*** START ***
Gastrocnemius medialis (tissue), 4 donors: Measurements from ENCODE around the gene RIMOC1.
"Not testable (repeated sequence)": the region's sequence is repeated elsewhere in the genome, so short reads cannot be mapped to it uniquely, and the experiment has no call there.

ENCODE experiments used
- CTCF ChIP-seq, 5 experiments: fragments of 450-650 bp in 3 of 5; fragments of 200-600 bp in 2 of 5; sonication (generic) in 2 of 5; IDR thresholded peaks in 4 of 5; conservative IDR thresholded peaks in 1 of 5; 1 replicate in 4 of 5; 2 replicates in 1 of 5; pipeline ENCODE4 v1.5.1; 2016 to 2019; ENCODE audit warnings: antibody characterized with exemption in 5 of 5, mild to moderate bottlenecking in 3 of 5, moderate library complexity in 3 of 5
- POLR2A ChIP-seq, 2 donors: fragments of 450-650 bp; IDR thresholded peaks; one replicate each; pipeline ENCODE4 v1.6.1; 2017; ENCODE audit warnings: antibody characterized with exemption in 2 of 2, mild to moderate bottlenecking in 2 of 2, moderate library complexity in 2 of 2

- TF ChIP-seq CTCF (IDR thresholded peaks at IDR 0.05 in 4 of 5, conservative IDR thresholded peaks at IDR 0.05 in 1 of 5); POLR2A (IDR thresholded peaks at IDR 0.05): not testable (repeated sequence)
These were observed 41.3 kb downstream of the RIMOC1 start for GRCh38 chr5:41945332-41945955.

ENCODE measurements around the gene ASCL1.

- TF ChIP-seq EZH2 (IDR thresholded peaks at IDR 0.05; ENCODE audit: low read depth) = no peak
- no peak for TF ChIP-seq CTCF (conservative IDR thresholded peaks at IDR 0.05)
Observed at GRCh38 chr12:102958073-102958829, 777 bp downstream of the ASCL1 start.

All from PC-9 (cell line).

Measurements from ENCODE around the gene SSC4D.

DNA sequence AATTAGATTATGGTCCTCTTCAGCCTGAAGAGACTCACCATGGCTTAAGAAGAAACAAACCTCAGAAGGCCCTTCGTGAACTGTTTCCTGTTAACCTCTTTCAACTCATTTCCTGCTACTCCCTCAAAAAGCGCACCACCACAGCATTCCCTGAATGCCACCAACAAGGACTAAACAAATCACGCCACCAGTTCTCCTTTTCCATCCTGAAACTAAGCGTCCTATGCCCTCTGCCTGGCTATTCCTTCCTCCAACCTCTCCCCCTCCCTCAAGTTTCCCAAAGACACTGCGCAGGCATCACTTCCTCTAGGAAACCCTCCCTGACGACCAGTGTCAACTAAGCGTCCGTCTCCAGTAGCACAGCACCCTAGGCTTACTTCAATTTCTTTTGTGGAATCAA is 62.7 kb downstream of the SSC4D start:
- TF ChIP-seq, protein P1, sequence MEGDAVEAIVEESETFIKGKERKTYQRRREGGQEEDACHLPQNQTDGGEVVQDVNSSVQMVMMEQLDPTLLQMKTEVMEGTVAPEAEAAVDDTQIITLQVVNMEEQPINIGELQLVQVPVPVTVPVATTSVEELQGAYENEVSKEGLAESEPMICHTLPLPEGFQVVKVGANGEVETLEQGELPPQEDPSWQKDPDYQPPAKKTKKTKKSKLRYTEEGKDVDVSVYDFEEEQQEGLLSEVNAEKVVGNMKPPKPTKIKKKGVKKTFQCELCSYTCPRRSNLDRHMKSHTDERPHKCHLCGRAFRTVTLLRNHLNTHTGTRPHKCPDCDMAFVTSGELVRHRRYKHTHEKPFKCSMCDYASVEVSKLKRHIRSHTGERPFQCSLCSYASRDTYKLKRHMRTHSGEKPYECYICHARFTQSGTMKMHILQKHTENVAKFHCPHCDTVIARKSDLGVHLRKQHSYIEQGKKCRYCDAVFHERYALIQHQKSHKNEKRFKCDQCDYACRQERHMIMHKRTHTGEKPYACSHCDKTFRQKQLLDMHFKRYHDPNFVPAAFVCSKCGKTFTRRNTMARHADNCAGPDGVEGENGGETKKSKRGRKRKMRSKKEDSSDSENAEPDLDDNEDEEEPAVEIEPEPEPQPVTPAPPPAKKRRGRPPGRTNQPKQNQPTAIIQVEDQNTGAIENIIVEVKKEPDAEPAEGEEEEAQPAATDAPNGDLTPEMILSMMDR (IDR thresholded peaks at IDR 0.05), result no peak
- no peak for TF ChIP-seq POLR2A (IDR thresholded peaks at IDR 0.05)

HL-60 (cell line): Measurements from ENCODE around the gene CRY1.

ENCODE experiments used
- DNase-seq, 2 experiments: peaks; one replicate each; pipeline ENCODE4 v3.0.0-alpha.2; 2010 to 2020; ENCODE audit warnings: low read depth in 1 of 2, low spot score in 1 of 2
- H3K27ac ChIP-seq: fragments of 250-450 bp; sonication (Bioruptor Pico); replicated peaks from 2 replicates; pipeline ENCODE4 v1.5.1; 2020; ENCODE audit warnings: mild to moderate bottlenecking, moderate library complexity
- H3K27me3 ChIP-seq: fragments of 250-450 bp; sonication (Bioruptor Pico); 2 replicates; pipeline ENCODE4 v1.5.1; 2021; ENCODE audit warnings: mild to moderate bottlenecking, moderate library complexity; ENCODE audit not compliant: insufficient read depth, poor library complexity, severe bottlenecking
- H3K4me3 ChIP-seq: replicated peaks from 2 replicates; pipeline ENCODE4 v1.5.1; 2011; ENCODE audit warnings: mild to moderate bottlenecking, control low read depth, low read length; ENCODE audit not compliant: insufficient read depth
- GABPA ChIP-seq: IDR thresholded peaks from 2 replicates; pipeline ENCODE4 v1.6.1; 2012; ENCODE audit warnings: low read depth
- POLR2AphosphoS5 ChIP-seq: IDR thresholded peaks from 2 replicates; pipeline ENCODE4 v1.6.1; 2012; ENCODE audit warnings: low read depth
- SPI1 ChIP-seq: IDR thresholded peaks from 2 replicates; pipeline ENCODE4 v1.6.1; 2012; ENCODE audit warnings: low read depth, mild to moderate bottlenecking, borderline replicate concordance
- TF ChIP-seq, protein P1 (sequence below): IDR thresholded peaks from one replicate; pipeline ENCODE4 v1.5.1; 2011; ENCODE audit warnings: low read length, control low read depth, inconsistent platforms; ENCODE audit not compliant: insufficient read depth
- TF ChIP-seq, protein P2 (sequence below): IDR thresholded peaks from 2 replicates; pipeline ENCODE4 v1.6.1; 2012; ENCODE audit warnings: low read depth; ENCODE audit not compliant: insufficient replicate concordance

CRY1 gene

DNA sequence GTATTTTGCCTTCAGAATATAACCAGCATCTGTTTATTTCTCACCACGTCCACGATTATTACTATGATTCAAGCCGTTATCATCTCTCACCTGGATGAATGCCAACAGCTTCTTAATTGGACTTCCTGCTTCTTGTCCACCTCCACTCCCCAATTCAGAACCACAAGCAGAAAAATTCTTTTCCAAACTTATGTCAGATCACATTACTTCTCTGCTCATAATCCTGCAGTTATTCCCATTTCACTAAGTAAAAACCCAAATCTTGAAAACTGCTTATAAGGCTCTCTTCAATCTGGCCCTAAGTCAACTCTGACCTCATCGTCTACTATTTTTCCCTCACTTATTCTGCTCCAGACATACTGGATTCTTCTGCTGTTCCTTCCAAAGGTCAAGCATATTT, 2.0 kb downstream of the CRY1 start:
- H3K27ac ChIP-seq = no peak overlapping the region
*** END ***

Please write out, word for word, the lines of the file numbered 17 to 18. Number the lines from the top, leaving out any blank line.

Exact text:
HL-60 (cell line): Measurements from ENCODE around the gene CRY1.

ENCODE experiments used